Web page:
Why a Steady Rise in Oil Prices Is Bullish For Stocks

While rising crude oil prices typically put a dampener on consumer spending and increase raw material costs for companies, both of which are negative for economic growth, one investment strategist argues that a steady climb in the price of the commodity could ultimately be “reflationary” and support riskier assets including equities in the U.S.

“The price of oil is never really the issue, the issue is the speed at which it advances. If the trend is gradual there could be expectations for cost-push inflation — meaning that company executives will begin to push down the higher cost of input into the higher price of goods,” Michael Gayed, Chief Investment Strategist, Pension Partners told CNBC on Friday.

He added that as long as there is no unforeseen event stemming from Iran, the move in oil prices would be gradual.

As companies sell their goods at a higher price, this will boost inflation expectations, leading more money to come out of fixed income and into stocks, Gayed said.

“While it’s painful for consumers to have oil prices rise, from a pure macro asset allocation standpoint, I would argue it’s bullish for stocks,” he said.

Gayed believes 2012 could be a year of “reflation”, when deflated prices return to a desirable level as it happened in 2003 and 2009. U.S. stocks rallied more than 40 percent during those two years.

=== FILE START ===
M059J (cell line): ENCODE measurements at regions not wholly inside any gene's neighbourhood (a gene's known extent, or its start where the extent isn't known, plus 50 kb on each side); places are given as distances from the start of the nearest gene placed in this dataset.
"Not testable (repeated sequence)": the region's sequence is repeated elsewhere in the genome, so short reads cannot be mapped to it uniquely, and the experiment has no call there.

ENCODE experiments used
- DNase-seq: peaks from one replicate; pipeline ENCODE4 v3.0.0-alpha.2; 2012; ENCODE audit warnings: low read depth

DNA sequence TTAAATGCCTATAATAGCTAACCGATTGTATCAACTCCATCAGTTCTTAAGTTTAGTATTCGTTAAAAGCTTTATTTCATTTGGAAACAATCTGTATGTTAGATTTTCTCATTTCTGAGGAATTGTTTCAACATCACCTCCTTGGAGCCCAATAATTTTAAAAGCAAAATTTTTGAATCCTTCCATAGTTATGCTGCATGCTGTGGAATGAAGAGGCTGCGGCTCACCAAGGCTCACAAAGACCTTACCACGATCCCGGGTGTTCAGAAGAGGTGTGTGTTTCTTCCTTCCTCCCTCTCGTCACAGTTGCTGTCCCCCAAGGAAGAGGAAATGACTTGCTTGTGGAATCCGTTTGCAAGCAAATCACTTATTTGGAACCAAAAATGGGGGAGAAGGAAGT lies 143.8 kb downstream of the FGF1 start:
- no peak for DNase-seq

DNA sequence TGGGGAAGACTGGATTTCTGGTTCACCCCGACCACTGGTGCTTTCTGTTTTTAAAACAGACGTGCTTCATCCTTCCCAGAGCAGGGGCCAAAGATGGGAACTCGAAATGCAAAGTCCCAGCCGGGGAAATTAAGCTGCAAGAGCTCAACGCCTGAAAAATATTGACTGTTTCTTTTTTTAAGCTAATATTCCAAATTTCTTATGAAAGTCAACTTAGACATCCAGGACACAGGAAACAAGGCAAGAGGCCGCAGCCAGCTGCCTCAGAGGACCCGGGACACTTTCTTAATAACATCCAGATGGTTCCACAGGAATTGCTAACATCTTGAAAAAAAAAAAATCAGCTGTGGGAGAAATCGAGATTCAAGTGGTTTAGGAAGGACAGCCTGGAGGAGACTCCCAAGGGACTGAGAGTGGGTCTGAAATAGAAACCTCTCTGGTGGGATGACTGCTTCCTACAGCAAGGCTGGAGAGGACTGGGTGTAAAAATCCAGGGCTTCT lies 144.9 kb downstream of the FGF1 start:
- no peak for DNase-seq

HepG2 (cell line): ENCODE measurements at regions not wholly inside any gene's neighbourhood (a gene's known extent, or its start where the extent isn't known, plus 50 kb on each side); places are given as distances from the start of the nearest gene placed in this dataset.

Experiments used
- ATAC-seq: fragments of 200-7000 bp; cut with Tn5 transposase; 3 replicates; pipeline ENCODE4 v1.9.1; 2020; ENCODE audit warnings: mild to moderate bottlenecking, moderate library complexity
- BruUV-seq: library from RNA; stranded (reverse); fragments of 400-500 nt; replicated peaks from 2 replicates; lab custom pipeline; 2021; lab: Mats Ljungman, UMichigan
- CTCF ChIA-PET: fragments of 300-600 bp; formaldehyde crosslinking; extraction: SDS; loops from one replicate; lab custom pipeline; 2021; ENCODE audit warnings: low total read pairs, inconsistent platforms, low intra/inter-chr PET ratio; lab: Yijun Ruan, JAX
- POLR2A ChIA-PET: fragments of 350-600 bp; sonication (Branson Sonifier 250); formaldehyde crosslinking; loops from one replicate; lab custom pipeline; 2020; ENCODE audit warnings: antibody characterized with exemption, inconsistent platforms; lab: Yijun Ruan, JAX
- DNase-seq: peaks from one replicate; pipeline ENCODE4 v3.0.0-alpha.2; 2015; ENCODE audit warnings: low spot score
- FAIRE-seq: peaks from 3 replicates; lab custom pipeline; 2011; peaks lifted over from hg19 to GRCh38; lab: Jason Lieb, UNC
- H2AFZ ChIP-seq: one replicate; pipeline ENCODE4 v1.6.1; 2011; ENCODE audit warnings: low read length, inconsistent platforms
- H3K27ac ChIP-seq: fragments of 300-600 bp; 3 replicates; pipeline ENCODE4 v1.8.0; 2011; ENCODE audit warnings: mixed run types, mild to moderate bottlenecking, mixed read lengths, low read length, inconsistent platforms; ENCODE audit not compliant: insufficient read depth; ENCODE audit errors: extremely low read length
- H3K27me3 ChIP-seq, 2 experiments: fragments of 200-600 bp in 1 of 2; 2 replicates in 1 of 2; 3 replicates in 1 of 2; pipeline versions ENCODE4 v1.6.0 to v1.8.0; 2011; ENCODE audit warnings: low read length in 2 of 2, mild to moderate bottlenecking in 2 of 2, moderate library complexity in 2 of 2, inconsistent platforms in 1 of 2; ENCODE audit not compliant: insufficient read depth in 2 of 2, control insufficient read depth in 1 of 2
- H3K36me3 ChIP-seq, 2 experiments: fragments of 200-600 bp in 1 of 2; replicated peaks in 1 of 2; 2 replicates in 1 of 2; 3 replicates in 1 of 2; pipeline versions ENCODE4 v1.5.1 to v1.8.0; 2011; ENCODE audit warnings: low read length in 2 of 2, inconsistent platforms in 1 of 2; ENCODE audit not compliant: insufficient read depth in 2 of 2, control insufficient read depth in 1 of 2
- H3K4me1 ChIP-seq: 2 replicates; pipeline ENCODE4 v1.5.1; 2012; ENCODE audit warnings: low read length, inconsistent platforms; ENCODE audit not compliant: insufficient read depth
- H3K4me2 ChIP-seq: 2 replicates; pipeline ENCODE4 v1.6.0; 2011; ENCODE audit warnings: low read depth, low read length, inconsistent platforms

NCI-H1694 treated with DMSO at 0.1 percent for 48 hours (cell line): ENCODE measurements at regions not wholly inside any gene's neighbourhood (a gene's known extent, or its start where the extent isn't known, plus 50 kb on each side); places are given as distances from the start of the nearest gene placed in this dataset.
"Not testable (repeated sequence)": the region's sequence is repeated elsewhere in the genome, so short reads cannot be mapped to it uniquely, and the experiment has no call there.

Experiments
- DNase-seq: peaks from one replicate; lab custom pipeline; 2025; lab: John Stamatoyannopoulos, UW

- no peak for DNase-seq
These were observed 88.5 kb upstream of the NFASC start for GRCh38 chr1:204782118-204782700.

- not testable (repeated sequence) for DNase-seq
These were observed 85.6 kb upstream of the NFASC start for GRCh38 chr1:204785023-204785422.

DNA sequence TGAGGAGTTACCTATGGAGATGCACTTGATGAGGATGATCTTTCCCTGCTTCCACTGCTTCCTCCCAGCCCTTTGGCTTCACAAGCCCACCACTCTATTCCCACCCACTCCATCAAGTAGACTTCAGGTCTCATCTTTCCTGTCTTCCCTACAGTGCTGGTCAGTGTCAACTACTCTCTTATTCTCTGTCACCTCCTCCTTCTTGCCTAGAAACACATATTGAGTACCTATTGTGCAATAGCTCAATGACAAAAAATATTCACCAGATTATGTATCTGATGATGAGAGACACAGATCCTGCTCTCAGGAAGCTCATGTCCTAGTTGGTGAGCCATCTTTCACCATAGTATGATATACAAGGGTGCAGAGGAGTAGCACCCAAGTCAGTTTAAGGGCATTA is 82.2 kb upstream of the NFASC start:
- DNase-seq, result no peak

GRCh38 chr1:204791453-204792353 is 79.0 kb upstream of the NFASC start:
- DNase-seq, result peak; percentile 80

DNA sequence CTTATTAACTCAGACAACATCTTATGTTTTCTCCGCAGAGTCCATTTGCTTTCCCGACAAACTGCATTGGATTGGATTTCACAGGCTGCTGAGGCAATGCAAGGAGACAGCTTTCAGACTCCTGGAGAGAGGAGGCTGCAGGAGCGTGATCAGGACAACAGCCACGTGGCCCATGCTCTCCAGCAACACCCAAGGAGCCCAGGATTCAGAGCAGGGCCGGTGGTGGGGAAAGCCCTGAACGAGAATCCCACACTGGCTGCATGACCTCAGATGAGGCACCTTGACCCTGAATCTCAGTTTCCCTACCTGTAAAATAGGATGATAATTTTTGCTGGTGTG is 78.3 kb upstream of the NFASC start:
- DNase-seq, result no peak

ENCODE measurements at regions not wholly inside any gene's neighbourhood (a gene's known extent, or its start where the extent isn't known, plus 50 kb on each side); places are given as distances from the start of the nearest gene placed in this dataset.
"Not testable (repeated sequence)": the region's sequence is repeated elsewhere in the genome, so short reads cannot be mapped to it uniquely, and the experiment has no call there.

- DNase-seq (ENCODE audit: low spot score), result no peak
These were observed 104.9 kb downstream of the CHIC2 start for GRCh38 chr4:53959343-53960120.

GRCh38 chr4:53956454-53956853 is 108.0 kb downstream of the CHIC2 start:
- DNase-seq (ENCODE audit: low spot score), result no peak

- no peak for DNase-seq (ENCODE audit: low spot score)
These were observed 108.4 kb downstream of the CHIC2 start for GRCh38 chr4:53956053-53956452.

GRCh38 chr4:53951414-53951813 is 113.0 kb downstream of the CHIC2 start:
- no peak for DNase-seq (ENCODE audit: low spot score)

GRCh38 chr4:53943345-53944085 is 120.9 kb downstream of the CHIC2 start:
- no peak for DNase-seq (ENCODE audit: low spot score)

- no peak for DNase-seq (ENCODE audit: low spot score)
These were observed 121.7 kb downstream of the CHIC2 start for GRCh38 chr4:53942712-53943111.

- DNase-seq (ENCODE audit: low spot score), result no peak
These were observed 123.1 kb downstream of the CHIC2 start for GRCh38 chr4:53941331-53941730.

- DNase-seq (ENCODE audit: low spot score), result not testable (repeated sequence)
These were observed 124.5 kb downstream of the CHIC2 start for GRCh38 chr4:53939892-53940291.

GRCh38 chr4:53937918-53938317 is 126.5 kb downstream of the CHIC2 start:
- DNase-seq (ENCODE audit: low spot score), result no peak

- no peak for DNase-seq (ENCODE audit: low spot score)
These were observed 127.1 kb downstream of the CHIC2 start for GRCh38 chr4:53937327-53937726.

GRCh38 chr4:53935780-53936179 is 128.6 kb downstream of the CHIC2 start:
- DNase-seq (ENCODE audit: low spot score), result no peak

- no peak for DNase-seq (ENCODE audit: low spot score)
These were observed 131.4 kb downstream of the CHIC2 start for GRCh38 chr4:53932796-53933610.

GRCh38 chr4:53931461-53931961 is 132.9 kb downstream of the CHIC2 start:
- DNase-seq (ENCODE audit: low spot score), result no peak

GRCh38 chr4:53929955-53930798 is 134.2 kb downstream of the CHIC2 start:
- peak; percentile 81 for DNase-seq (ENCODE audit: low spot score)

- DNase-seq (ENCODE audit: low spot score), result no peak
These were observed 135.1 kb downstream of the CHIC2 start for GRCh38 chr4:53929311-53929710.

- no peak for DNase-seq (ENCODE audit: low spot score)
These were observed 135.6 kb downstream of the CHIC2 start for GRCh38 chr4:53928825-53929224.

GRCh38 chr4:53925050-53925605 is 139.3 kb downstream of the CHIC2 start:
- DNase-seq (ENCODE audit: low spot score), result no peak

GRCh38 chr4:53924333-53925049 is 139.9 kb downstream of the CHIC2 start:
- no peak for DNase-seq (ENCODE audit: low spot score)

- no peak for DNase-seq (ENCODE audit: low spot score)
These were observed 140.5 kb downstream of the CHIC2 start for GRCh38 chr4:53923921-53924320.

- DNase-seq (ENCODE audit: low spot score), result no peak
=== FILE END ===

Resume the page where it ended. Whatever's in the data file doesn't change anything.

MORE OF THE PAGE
“Given the conditions favoring inflation expectations returning to markets, and a scenario whereby money flows out of bonds and into stocks, why is it so impossible to think that an extreme move higher (in stocks) could not happen,” he said in a note.

However, he says that an unexpected spike in oil prices could drastically change this scenario, as it would not allow companies to pass on the rise in input costs to consumers leading to a deflationary impact on the U.S. economy and slower growth.

“If we woke up one morning with oil prices up 10 percent without an equal magnitude move in stocks, it would cause economic harm because there would be no ability by consumers and companies to react and adjust to the new much higher price,” he said.

Brent and Nymex crude have risen 15.7 percent and 9.8 percent, respectively since the start of the year.